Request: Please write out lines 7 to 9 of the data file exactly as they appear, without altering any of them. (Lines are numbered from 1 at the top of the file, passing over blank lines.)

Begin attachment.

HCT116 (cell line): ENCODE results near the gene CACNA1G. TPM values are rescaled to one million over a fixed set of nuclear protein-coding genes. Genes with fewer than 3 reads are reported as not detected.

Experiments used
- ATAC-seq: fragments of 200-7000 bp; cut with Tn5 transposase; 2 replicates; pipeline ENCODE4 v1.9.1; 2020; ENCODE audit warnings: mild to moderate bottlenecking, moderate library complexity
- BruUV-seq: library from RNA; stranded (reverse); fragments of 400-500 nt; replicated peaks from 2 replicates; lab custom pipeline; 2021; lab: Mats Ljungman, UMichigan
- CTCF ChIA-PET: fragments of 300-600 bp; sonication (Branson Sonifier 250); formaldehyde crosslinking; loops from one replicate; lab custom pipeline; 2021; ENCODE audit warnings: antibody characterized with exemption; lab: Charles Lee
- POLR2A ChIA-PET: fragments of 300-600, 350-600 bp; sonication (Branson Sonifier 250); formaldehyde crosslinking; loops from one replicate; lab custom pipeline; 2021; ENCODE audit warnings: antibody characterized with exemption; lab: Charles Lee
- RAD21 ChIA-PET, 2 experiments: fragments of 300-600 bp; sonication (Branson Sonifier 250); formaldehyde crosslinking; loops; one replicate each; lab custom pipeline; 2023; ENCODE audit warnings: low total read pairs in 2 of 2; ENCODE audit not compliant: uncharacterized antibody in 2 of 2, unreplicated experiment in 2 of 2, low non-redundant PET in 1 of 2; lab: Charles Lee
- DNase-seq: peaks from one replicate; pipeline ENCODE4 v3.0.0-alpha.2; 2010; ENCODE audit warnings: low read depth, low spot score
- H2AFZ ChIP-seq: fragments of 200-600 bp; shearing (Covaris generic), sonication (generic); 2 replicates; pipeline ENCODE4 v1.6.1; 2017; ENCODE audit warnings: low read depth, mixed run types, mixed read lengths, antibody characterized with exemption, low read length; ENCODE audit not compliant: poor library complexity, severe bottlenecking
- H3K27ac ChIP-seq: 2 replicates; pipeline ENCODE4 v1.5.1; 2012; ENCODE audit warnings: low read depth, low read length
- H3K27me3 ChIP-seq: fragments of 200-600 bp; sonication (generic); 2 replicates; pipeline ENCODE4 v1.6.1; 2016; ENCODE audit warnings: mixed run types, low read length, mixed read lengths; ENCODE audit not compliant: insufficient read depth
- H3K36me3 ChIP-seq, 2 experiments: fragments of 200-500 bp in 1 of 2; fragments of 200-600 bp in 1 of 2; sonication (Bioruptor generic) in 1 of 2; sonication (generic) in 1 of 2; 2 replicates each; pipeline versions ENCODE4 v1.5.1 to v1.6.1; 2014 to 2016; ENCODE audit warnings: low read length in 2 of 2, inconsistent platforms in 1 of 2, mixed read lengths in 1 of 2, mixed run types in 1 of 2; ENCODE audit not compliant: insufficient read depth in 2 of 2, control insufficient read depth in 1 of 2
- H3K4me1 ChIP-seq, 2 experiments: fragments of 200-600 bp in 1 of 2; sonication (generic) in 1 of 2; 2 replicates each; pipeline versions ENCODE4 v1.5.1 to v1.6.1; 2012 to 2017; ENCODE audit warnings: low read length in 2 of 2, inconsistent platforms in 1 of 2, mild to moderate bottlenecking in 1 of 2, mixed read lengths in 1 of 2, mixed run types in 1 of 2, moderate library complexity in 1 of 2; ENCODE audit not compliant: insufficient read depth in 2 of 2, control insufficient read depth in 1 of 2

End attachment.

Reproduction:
- RAD21 ChIA-PET, 2 experiments: fragments of 300-600 bp; sonication (Branson Sonifier 250); formaldehyde crosslinking; loops; one replicate each; lab custom pipeline; 2023; ENCODE audit warnings: low total read pairs in 2 of 2; ENCODE audit not compliant: uncharacterized antibody in 2 of 2, unreplicated experiment in 2 of 2, low non-redundant PET in 1 of 2; lab: Charles Lee
- DNase-seq: peaks from one replicate; pipeline ENCODE4 v3.0.0-alpha.2; 2010; ENCODE audit warnings: low read depth, low spot score
- H2AFZ ChIP-seq: fragments of 200-600 bp; shearing (Covaris generic), sonication (generic); 2 replicates; pipeline ENCODE4 v1.6.1; 2017; ENCODE audit warnings: low read depth, mixed run types, mixed read lengths, antibody characterized with exemption, low read length; ENCODE audit not compliant: poor library complexity, severe bottlenecking